17 Mar 2011

The Vote on FTTs in the European Parliament

The news for the last few days has been dominated by events in Japan (quite rightly). But there has been some movement in Europe on the taxation front. Over half a million people petitioned their MEPs in advance of a vote on the 8th of March on whether to introduce a European Financial Transaction Tax. You can find out how all the MEPs voted here. The final result was a clear majority in favour, with 360 MEPs voting for, and 299 against.

Nice to see that all but 6 of the 65 French MEPs who voted were in favour (and the numbers were similar for Germany). In contrast, 46 of the 65 UK MEPs who voted were against - wonderful.

Is that enough to get an FTT introduced? Well, given the UK government's attitude (and the attitude of the UKs MEPs), it seems horribly likely that they will veto any such proposals. And given that the Tories are financed by the City, this almost seems inevitable.

Amazingly, as far as I can tell, the vote in the European Parliament got no virtually no coverage in the UK press. Even the Guardian (to which I have a subcription) said nothing.

You can read about the vote in Accountancy Age which  reports that the CBI Brussels director Sean McGuire commented  "This would hamper the EU's long-term competitiveness as a leading centre for financial services companies, and ultimately have a negative impact on jobs and growth". But where were the rest of the press?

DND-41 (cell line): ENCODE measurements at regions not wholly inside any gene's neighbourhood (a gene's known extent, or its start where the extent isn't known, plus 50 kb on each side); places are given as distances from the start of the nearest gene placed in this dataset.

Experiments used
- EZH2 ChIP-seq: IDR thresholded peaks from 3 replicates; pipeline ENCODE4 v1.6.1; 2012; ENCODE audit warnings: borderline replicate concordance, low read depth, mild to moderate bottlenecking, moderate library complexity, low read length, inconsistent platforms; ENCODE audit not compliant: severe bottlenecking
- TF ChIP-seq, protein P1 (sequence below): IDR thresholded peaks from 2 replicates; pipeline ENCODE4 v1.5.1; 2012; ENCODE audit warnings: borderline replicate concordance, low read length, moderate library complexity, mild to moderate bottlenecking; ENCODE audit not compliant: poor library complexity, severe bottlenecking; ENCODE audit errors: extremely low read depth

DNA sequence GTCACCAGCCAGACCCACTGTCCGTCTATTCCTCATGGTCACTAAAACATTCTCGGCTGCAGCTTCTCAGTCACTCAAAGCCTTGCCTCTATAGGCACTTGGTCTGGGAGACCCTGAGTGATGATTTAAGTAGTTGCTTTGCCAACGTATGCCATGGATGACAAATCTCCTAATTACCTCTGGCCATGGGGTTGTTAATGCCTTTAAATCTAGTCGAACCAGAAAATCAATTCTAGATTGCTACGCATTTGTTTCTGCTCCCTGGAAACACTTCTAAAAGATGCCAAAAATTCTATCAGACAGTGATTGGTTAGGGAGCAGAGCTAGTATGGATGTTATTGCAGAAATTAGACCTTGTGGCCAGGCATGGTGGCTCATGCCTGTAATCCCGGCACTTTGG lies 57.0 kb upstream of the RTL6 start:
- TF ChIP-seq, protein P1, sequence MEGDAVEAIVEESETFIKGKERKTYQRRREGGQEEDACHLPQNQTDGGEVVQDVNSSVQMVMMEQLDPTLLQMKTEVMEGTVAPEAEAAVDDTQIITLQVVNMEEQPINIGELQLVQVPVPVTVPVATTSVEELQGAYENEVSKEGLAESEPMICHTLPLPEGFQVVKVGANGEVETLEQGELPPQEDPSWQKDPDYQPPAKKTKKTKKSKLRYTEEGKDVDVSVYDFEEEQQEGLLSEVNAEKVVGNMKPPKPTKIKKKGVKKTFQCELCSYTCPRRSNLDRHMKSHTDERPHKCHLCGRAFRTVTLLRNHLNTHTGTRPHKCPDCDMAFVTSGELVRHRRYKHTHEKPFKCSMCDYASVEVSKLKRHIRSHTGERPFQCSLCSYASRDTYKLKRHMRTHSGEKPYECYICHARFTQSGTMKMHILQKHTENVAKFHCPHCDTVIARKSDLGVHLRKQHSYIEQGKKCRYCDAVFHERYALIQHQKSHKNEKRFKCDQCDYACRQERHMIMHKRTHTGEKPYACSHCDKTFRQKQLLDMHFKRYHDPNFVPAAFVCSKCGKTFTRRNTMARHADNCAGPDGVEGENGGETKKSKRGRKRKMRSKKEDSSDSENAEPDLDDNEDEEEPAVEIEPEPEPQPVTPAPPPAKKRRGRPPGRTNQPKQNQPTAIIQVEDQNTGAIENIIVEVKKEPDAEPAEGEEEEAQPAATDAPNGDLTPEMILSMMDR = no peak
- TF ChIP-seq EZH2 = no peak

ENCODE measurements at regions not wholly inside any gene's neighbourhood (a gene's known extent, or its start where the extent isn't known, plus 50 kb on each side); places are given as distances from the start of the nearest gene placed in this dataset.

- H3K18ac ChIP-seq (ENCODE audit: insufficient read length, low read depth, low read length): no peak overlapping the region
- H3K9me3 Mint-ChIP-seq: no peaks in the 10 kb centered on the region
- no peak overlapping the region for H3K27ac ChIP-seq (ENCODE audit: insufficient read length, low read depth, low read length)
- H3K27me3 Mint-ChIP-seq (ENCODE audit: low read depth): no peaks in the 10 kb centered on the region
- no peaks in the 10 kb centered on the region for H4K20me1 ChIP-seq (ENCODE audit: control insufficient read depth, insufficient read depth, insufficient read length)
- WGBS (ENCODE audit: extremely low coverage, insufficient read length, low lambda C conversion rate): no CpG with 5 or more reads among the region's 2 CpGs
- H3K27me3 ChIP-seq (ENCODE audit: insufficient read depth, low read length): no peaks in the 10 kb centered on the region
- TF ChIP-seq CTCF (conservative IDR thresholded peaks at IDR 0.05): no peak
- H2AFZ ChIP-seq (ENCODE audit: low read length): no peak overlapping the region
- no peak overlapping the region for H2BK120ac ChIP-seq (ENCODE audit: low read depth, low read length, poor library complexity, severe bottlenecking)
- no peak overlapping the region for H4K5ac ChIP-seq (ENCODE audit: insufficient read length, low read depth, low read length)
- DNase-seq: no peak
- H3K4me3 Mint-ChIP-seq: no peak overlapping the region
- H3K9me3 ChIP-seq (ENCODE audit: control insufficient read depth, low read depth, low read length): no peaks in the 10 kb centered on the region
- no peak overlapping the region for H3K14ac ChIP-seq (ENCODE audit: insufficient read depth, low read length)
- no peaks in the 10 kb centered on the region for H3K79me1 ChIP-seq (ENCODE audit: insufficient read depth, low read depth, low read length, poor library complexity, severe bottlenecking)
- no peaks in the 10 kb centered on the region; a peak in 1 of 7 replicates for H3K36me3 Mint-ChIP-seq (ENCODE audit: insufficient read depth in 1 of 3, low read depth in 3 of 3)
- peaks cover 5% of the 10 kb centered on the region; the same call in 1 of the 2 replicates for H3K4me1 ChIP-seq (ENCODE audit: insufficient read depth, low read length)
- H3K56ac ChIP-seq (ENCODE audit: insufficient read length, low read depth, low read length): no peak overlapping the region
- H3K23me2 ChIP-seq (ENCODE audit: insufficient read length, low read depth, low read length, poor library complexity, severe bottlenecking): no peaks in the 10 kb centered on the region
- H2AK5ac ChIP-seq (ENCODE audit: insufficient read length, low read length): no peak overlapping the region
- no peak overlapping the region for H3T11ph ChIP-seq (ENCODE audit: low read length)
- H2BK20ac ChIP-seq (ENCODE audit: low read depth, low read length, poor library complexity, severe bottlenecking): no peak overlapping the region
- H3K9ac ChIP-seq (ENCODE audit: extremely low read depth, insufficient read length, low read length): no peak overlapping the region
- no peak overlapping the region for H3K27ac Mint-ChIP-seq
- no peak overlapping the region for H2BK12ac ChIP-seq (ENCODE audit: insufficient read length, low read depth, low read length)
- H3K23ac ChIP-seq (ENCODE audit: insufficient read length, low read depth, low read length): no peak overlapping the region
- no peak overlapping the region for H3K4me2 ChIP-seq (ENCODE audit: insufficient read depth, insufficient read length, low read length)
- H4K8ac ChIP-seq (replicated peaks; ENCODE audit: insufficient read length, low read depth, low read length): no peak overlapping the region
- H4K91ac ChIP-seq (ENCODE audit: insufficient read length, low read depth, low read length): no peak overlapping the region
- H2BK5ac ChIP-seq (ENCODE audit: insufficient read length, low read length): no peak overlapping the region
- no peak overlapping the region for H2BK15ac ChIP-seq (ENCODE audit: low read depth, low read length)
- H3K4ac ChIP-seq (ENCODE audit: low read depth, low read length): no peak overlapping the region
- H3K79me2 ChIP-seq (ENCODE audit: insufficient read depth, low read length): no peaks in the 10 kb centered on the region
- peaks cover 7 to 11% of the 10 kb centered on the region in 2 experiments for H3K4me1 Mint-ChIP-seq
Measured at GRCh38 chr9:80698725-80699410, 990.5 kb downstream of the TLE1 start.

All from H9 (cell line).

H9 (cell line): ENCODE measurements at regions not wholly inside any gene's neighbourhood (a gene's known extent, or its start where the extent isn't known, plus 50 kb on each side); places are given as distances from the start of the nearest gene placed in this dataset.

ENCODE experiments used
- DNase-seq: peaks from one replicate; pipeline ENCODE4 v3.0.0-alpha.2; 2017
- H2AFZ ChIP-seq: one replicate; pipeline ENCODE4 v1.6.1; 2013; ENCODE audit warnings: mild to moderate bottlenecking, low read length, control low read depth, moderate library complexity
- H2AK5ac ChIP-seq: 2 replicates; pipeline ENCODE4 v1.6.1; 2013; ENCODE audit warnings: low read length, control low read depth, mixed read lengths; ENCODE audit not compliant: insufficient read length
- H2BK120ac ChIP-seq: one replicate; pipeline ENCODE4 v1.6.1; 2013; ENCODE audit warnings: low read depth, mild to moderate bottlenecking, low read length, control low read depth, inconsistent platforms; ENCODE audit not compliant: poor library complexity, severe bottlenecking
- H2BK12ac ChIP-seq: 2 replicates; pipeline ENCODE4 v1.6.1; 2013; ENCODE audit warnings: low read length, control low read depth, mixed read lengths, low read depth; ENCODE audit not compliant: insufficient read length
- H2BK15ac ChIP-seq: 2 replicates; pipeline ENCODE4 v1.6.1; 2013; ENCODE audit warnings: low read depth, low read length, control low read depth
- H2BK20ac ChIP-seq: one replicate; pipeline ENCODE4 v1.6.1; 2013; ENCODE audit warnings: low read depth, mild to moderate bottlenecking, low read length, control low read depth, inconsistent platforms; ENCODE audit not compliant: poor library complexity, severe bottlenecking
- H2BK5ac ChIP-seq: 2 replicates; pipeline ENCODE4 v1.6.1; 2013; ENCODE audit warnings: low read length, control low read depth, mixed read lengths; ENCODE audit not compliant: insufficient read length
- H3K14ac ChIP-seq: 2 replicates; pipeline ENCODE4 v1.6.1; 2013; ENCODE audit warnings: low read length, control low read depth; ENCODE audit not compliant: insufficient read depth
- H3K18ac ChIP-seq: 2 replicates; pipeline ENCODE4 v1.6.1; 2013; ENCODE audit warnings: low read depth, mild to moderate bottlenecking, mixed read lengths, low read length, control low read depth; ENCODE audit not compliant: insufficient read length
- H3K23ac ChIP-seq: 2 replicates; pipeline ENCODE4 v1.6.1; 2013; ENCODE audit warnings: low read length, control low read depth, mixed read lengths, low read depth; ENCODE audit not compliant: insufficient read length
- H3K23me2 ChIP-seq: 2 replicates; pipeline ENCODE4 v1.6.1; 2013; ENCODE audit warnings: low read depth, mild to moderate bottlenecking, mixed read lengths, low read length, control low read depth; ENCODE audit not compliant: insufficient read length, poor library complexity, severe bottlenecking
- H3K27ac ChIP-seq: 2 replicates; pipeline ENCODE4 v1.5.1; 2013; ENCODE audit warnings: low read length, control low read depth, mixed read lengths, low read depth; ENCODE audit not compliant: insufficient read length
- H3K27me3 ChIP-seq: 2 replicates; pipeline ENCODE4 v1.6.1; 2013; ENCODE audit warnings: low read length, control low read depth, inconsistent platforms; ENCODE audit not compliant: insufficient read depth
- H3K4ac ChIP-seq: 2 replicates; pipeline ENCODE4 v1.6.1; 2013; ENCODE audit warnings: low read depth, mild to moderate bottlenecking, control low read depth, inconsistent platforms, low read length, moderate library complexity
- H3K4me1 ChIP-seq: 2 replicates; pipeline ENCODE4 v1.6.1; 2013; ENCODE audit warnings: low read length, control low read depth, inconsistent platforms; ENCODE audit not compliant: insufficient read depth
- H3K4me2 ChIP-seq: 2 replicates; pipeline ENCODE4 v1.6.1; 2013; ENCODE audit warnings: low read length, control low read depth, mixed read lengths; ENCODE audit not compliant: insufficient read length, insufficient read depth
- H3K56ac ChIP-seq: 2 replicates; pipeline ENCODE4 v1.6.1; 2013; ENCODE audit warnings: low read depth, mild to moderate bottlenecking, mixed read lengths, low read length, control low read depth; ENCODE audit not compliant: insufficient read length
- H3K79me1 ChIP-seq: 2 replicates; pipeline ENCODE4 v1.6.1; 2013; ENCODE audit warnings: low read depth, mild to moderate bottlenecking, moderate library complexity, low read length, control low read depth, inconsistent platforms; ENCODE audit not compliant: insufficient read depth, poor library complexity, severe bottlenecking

Fortunately, I did find a couple  of items on the BBC News channel's program "The Record" that you can see here. It includes a brief news item followed by a debate between five MEPs on the vote -
  • Markus Ferber, who leads the Bavarian Centre Right MEPs
  • Vicky Ford, British Conservative MEP
  • Gunnar Hökmark, leader of the Swedish Centre Right MEPs,
  • Philippe Lamberts, Belgian Green MEP
  • Arlene McCarthy, the British Labour MEP who wrote the Parliament's report on bank bonuses last year.
Vicky Ford wins the prize for the producing some of the lamest arguments imaginable. She said having an FTT would be like being charged 50p everytime you draw cash from a cash dispenser. I suppose it is a bit... except that instead of the 50p going to pay for bankers bonuses, the money would go to pay for education, health, pensions, jobs etc etc....

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